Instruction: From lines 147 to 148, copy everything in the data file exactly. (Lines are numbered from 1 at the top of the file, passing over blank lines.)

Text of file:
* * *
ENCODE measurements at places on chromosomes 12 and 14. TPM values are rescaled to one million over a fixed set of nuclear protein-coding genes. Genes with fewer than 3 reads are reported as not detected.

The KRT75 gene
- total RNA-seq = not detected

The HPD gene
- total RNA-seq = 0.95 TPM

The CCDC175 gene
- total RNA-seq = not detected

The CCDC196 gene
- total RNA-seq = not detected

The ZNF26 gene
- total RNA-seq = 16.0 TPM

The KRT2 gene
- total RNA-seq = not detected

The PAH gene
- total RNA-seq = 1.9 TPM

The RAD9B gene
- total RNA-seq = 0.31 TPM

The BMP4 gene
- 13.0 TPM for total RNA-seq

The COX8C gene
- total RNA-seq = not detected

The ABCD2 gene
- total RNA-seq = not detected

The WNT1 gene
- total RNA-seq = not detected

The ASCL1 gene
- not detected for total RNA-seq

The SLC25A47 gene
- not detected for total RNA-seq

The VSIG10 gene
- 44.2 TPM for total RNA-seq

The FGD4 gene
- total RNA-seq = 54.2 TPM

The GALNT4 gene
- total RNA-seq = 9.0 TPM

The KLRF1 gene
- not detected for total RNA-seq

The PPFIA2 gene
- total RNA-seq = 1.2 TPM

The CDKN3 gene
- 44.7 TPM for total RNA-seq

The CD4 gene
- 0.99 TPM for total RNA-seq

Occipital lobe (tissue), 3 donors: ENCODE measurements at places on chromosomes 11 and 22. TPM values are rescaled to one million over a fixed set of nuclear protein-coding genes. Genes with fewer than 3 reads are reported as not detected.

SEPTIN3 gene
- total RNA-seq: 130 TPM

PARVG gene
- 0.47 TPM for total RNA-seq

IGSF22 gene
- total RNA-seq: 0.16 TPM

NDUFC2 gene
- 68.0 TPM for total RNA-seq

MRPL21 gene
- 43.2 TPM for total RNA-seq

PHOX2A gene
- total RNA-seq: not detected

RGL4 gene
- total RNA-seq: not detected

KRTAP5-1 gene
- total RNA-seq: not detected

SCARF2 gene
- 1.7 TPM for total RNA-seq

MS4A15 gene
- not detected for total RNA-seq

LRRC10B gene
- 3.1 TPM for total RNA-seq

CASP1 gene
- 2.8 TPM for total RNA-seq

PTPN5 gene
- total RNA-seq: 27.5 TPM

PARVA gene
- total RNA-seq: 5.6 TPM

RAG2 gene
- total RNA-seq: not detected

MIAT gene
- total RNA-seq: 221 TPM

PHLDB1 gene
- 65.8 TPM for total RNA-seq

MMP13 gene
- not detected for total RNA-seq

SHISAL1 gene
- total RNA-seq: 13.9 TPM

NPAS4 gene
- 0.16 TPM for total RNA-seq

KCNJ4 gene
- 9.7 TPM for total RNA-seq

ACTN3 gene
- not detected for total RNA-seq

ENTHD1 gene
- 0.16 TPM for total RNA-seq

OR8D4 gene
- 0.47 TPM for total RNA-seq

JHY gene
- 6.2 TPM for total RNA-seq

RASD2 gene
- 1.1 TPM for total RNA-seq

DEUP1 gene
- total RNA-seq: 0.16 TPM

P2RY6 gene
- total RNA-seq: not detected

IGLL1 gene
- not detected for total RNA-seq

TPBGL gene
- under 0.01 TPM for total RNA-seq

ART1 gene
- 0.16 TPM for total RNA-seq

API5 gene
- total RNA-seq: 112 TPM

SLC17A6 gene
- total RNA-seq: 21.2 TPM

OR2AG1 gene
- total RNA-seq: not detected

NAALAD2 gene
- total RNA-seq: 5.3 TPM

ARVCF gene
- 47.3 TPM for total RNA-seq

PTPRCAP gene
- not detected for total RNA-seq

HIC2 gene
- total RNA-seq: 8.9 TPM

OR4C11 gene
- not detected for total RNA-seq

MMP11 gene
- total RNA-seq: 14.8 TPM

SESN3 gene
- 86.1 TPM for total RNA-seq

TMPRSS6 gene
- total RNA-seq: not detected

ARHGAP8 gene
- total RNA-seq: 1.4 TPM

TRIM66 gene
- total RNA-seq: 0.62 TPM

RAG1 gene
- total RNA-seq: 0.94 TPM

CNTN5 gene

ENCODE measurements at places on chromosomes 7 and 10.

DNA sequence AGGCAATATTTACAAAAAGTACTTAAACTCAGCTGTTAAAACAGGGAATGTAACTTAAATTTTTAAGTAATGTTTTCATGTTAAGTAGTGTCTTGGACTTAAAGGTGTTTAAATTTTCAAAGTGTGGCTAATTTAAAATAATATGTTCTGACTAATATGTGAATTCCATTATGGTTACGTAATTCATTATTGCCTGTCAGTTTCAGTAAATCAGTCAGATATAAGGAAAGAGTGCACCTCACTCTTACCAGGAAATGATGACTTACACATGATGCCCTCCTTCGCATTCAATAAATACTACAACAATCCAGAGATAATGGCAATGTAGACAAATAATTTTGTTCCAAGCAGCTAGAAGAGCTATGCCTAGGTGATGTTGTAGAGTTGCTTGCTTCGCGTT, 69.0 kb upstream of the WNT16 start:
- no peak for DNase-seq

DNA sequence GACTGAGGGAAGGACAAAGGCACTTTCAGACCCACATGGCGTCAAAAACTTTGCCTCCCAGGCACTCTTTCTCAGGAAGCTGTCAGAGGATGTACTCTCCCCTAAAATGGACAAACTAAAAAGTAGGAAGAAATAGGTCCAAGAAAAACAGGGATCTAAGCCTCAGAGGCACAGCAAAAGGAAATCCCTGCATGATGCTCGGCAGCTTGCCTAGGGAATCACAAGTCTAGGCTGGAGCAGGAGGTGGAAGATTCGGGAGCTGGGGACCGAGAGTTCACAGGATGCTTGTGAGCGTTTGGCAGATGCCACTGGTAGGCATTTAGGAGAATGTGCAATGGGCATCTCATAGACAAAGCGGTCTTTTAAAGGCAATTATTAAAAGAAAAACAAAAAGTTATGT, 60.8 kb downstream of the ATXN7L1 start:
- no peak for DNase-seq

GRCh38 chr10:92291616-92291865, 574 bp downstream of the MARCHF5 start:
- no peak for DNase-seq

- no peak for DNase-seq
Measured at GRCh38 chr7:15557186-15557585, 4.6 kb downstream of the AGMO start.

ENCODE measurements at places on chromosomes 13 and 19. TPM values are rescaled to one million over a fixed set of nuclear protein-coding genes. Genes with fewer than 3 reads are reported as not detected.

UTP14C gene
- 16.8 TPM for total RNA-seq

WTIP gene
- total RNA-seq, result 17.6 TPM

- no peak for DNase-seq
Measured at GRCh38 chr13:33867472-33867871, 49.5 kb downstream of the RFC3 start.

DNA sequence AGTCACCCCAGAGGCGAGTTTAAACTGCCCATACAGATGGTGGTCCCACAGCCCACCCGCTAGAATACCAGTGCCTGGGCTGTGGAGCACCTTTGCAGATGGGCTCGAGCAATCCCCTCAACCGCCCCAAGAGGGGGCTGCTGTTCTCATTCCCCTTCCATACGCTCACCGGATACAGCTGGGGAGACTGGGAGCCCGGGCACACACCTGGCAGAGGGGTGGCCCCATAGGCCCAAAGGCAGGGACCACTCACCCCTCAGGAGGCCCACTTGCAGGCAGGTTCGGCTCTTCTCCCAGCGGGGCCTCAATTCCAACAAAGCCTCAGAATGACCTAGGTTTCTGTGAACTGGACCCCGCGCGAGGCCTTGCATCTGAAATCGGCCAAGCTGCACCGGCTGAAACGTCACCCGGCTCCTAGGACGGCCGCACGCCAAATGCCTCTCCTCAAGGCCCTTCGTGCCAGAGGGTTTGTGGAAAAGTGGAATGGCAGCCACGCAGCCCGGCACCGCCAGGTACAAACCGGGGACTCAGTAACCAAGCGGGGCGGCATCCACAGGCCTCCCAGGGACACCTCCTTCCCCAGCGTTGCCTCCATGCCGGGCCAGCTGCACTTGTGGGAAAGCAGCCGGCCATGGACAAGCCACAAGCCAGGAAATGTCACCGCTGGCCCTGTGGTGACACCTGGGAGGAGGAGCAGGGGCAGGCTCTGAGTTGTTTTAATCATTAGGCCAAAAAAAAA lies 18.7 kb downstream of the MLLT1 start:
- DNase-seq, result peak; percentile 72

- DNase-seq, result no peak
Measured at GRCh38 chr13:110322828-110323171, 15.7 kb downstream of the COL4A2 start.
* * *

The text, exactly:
- 16.8 TPM for total RNA-seq

WTIP gene